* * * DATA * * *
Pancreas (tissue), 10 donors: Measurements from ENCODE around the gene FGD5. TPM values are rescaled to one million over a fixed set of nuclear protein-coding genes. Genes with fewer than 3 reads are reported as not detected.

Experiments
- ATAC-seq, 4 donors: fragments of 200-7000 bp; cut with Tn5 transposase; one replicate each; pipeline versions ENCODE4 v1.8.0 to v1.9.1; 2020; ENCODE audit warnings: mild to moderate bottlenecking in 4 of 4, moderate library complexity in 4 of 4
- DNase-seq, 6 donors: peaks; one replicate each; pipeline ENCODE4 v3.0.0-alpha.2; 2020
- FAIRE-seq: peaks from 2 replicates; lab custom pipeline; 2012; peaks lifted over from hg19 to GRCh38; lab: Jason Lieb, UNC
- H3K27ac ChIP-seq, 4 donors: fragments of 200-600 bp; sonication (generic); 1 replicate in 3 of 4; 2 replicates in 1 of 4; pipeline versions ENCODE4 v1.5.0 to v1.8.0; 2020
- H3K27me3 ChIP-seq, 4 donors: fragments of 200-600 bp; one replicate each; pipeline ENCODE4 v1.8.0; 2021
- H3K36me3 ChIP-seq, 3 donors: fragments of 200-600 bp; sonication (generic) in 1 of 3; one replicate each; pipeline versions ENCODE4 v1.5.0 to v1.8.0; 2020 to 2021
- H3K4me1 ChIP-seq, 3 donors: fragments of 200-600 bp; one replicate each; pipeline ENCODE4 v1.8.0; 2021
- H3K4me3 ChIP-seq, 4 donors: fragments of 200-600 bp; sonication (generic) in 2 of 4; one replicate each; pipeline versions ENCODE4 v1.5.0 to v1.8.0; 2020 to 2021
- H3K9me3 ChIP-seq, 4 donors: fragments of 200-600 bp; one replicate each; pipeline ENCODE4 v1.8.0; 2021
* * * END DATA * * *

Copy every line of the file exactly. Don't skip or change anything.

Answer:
Pancreas (tissue), 10 donors: Measurements from ENCODE around the gene FGD5. TPM values are rescaled to one million over a fixed set of nuclear protein-coding genes. Genes with fewer than 3 reads are reported as not detected.

Experiments
- ATAC-seq, 4 donors: fragments of 200-7000 bp; cut with Tn5 transposase; one replicate each; pipeline versions ENCODE4 v1.8.0 to v1.9.1; 2020; ENCODE audit warnings: mild to moderate bottlenecking in 4 of 4, moderate library complexity in 4 of 4
- DNase-seq, 6 donors: peaks; one replicate each; pipeline ENCODE4 v3.0.0-alpha.2; 2020
- FAIRE-seq: peaks from 2 replicates; lab custom pipeline; 2012; peaks lifted over from hg19 to GRCh38; lab: Jason Lieb, UNC
- H3K27ac ChIP-seq, 4 donors: fragments of 200-600 bp; sonication (generic); 1 replicate in 3 of 4; 2 replicates in 1 of 4; pipeline versions ENCODE4 v1.5.0 to v1.8.0; 2020
- H3K27me3 ChIP-seq, 4 donors: fragments of 200-600 bp; one replicate each; pipeline ENCODE4 v1.8.0; 2021
- H3K36me3 ChIP-seq, 3 donors: fragments of 200-600 bp; sonication (generic) in 1 of 3; one replicate each; pipeline versions ENCODE4 v1.5.0 to v1.8.0; 2020 to 2021
- H3K4me1 ChIP-seq, 3 donors: fragments of 200-600 bp; one replicate each; pipeline ENCODE4 v1.8.0; 2021
- H3K4me3 ChIP-seq, 4 donors: fragments of 200-600 bp; sonication (generic) in 2 of 4; one replicate each; pipeline versions ENCODE4 v1.5.0 to v1.8.0; 2020 to 2021
- H3K9me3 ChIP-seq, 4 donors: fragments of 200-600 bp; one replicate each; pipeline ENCODE4 v1.8.0; 2021